Mental Illnesses in the Workplace: To Tell or Not To Tell?

Although employees are protected by the Americans with Disabilities Act (ADA), many still face negative reactions or consequences after disclosing a mental illness to an employer or coworkers. While the employee may have had stellar reviews and workplace performance, discrimination can change the tune of workplace reviews, job promotions, and more. If you find yourself in a situation like this, don’t hesitate to contact a skilled and experienced Los Angeles employment law attorney for legal guidance.

When to Disclose your Mental Illness to Your Boss

Unless you absolutely have to, it’s probably wisest to keep personal information, such as a mental illness, to yourself in the workplace. Many employees face negative consequences after sharing that information, even with coworkers whom they regarded as friends. If these negative reactions don’t qualify as discrimination necessarily, the employee simply has to live with it.

In certain situations, disclosing your mental illness may become necessary:

  • If you need a leave of absence

You may qualify for Family and Medical Leave if your work performance has begun to suffer due to your mental illness. If you need time off to get treatment, you can obtain up to 12 weeks of leave in a single year through the Family and Medical Leave Act (FMLA). In most cases, your direct supervisor will have no specific information about your illness if the FMLA application was processed correctly.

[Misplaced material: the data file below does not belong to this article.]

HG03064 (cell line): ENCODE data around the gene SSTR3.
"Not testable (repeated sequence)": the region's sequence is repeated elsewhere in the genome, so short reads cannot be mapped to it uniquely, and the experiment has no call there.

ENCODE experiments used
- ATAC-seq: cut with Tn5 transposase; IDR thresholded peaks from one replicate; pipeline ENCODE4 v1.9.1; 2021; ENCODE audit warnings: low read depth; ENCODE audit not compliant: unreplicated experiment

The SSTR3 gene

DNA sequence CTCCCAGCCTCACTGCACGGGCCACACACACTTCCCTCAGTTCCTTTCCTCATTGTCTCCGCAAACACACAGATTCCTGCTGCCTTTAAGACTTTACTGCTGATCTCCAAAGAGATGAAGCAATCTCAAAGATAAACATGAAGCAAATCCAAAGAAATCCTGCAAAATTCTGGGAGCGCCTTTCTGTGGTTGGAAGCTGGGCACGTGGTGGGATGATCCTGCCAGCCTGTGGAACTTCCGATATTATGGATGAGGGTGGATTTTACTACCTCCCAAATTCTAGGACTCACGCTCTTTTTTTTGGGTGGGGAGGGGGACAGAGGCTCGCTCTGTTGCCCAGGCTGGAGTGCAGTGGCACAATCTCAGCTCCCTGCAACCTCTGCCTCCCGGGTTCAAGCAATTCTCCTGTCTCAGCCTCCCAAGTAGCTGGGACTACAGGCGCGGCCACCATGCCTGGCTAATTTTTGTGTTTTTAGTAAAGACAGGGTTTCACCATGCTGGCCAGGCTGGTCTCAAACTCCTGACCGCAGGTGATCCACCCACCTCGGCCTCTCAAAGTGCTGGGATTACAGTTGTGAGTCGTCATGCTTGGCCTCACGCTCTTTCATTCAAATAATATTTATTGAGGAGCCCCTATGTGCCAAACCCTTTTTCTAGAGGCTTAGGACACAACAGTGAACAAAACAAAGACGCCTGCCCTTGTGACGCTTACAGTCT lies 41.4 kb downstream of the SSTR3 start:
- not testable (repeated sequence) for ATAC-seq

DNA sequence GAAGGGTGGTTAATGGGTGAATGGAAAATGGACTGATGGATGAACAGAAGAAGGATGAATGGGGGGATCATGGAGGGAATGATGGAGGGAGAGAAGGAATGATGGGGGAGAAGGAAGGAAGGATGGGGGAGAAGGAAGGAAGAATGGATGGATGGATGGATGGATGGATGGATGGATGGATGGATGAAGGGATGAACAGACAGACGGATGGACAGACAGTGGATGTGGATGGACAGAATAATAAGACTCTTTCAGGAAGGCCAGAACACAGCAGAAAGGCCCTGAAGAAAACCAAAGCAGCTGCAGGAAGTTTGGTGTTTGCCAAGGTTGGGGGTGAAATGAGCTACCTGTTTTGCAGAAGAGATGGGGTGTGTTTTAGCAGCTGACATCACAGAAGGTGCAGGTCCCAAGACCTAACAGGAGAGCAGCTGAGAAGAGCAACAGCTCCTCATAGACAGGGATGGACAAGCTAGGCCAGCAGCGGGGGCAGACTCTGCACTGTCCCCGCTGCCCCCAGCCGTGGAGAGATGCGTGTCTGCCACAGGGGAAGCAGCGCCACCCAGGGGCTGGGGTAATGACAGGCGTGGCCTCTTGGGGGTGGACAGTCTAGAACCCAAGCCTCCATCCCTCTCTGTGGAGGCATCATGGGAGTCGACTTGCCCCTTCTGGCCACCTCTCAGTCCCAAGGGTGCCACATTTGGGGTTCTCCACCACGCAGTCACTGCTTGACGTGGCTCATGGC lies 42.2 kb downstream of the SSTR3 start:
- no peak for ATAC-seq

• If you need regular time off

Should you need to go to treatments or therapy sessions for your disability, you may be able to apply for intermittent Family and Medical Leave. You can’t be punished for missing time under FMLA leave, and it won’t cut into your sick days or PTO.

  • If you need accommodations

The Americans with Disabilities Act (ADA) covers employees with mental disabilities. If you need reasonable accommodations for your mental illness, your employer is required to make them, unless it would be an undue hardship on the company.

Living with a mental illness may require you to request certain accommodations in the workplace. This disclosure can be private and professional, and hardly affect your work life at all. If you have experienced discrimination due to your mental illness, or would like more information about your specific circumstances, don’t hesitate to contact our seasoned Los Angeles employment lawyer.